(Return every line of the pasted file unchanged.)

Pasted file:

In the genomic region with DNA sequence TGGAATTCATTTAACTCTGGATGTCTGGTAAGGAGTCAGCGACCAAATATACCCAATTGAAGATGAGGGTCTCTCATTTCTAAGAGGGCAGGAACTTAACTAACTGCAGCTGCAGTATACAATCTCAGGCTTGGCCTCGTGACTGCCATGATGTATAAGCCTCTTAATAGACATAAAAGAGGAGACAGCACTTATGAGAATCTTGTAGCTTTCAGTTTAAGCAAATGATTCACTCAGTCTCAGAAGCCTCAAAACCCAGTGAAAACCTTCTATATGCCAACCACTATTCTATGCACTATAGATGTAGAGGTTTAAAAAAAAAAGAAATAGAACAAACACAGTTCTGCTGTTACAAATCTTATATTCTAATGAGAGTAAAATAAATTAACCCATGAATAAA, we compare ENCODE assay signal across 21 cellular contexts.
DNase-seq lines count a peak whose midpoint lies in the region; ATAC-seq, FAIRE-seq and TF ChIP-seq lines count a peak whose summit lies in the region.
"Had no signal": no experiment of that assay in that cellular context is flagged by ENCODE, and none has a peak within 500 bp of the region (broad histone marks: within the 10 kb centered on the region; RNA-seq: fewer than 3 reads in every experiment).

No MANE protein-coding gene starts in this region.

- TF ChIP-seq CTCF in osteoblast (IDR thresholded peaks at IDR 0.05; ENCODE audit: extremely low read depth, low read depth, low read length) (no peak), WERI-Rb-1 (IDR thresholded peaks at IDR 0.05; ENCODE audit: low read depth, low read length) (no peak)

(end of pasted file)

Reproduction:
In the genomic region with DNA sequence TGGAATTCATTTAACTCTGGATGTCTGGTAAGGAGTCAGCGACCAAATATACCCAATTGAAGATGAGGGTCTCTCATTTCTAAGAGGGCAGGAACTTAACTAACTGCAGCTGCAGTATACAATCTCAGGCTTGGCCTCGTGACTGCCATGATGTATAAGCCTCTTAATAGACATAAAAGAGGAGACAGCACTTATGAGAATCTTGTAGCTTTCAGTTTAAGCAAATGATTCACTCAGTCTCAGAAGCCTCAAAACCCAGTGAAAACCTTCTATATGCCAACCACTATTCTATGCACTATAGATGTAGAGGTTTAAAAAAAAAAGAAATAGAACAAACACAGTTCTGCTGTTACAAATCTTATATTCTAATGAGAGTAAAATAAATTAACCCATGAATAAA, we compare ENCODE assay signal across 21 cellular contexts.
DNase-seq lines count a peak whose midpoint lies in the region; ATAC-seq, FAIRE-seq and TF ChIP-seq lines count a peak whose summit lies in the region.
"Had no signal": no experiment of that assay in that cellular context is flagged by ENCODE, and none has a peak within 500 bp of the region (broad histone marks: within the 10 kb centered on the region; RNA-seq: fewer than 3 reads in every experiment).

No MANE protein-coding gene starts in this region.

- TF ChIP-seq CTCF in osteoblast (IDR thresholded peaks at IDR 0.05; ENCODE audit: extremely low read depth, low read depth, low read length) (no peak), WERI-Rb-1 (IDR thresholded peaks at IDR 0.05; ENCODE audit: low read depth, low read length) (no peak)